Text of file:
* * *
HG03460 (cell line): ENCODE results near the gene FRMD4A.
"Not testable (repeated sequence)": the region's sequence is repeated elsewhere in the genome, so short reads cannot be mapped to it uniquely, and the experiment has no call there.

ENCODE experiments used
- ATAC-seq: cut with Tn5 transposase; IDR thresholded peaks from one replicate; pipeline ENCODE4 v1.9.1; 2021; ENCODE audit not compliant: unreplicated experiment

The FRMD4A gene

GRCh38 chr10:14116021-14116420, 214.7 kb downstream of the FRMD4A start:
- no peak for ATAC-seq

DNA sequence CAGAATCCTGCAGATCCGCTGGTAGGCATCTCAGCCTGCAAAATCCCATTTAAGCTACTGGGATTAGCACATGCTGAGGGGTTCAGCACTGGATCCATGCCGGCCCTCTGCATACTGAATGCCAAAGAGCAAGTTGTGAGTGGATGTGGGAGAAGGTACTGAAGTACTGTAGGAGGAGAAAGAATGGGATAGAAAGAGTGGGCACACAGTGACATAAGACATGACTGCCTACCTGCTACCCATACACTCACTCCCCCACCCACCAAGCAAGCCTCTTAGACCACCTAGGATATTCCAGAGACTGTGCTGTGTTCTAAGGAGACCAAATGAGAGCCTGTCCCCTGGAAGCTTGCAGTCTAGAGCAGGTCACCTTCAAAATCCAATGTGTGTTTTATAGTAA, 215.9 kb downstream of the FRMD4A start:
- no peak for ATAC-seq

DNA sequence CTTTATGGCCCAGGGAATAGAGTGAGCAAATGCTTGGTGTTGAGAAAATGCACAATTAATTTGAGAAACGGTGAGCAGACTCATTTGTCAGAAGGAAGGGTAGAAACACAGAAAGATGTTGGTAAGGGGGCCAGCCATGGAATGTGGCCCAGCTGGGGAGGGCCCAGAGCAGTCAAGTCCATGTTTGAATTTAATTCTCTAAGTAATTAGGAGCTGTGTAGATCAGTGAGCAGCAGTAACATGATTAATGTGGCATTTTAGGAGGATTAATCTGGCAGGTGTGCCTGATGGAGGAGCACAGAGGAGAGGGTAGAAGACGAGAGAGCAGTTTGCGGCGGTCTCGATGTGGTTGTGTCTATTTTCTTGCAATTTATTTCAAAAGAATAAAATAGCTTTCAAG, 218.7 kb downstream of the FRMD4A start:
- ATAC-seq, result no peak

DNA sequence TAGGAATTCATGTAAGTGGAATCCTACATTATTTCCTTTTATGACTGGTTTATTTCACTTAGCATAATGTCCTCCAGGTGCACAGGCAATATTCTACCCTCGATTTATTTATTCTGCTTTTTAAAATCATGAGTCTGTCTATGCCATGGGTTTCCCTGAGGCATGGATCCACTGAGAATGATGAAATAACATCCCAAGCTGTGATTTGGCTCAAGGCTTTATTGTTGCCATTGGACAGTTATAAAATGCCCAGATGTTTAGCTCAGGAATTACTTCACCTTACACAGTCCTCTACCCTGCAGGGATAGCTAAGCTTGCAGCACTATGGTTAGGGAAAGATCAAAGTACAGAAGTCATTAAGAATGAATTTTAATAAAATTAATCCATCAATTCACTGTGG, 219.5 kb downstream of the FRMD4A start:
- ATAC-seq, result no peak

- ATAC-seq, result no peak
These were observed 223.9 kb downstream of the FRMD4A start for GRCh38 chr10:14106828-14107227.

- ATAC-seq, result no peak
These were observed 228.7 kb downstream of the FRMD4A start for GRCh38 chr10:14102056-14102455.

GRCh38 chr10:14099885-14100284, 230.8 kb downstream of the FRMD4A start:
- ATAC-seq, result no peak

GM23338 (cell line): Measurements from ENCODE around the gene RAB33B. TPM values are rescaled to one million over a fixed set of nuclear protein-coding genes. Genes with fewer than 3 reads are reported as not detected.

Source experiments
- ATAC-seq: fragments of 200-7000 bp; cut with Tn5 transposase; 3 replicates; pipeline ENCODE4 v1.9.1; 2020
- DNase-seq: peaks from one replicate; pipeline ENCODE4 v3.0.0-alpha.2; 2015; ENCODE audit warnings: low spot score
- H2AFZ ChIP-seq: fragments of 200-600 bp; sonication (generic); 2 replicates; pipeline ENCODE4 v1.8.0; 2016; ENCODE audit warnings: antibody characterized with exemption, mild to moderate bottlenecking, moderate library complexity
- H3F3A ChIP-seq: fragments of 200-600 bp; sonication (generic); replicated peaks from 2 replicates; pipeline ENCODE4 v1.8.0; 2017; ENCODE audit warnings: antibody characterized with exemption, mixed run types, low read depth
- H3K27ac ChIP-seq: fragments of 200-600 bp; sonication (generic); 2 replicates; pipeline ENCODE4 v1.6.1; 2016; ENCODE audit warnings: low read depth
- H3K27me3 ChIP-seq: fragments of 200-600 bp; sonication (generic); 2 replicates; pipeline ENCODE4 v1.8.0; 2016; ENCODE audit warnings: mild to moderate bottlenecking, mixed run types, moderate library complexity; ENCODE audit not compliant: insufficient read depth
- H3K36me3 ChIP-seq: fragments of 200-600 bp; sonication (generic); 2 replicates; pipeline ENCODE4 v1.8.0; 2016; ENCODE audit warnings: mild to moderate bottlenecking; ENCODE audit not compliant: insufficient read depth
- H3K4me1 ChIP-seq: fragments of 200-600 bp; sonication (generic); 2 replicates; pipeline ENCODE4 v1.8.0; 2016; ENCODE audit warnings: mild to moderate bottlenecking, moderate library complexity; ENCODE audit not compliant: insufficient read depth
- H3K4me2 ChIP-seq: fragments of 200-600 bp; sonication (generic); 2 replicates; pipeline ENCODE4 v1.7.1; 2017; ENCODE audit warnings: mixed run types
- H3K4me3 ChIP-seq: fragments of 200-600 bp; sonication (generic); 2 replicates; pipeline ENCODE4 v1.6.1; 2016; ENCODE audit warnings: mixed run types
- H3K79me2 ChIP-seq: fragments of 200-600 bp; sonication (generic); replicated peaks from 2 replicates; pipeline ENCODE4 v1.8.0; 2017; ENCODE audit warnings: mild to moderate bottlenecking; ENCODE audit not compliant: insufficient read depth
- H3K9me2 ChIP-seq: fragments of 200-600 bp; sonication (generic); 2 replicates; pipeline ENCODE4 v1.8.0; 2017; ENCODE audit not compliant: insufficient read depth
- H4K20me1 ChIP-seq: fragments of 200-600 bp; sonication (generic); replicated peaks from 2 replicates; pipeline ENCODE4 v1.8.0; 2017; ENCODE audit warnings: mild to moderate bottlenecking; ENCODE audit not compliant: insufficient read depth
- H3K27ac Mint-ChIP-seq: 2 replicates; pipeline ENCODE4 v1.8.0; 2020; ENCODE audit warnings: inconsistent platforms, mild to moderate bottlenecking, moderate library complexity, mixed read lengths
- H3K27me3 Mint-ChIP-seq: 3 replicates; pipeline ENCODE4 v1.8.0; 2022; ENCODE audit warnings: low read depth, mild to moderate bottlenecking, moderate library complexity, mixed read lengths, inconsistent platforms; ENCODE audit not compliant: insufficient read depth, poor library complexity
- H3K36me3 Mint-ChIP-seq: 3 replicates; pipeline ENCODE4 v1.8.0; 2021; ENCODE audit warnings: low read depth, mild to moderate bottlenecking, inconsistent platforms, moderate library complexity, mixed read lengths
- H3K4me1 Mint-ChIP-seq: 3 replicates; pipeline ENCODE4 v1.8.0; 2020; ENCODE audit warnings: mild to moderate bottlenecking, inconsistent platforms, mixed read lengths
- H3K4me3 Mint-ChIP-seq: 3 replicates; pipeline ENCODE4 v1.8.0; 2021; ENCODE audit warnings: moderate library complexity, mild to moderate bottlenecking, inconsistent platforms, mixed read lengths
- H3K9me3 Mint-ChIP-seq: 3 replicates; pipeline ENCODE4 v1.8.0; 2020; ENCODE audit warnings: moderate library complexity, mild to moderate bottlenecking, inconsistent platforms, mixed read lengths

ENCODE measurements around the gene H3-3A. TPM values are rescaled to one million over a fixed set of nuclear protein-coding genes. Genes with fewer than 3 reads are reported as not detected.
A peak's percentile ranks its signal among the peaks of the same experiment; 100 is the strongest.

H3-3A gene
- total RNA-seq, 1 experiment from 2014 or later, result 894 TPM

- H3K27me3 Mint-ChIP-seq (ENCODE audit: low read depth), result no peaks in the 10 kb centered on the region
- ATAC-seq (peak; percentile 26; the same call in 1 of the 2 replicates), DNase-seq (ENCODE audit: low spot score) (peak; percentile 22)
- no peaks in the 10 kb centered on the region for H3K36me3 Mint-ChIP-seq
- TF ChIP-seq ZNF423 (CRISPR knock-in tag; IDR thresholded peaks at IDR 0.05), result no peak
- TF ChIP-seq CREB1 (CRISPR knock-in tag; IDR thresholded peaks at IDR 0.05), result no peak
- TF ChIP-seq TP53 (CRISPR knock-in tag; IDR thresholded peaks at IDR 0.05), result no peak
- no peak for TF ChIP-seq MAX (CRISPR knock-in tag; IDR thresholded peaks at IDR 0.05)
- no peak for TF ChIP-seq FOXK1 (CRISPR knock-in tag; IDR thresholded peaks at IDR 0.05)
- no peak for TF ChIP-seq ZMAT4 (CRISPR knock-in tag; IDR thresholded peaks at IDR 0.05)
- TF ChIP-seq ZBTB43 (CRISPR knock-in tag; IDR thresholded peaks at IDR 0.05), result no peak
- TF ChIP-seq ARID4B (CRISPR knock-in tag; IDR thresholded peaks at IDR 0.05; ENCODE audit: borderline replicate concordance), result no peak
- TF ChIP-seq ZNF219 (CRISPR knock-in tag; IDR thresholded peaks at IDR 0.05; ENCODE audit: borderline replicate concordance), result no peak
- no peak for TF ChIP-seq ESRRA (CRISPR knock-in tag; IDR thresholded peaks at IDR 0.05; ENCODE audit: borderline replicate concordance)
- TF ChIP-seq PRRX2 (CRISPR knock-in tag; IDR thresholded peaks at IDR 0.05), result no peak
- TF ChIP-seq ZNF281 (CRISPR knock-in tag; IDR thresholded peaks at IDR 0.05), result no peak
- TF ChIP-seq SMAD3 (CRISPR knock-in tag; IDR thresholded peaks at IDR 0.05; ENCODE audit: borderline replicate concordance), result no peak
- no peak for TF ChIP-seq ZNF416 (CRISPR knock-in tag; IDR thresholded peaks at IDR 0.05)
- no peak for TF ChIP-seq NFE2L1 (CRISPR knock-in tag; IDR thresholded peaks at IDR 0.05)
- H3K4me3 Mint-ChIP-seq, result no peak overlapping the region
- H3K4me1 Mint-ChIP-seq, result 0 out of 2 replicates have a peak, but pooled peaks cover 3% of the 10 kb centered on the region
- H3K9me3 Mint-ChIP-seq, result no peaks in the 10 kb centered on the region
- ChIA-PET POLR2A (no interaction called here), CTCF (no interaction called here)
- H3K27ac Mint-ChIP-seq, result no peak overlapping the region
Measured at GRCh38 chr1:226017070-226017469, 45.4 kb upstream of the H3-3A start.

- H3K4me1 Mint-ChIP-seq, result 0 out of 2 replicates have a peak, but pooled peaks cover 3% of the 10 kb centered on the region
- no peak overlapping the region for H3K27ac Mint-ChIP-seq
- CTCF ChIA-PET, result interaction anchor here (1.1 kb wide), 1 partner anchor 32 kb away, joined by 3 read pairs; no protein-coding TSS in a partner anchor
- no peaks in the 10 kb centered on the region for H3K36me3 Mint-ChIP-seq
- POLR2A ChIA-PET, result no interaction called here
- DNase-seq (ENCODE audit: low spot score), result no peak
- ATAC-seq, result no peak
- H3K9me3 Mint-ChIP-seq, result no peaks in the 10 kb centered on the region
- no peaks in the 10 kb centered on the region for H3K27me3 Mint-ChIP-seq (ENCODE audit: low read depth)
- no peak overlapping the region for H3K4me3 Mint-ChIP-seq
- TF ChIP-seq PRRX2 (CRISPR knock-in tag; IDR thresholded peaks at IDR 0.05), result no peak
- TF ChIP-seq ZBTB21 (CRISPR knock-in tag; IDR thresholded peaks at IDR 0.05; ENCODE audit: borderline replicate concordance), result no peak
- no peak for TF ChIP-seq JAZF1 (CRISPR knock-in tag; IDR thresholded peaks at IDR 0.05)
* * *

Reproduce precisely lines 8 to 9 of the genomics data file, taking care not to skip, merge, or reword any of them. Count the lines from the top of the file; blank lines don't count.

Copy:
DNA sequence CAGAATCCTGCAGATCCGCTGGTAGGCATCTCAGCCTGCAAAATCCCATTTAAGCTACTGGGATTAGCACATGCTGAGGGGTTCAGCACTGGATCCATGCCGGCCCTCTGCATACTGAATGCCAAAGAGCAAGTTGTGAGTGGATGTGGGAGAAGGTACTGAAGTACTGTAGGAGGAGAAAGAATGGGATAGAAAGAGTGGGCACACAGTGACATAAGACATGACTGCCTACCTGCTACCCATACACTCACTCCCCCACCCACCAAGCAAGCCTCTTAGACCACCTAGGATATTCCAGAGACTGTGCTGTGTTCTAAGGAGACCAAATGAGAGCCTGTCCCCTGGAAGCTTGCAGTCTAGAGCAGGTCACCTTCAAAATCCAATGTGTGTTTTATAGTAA, 215.9 kb downstream of the FRMD4A start:
- no peak for ATAC-seq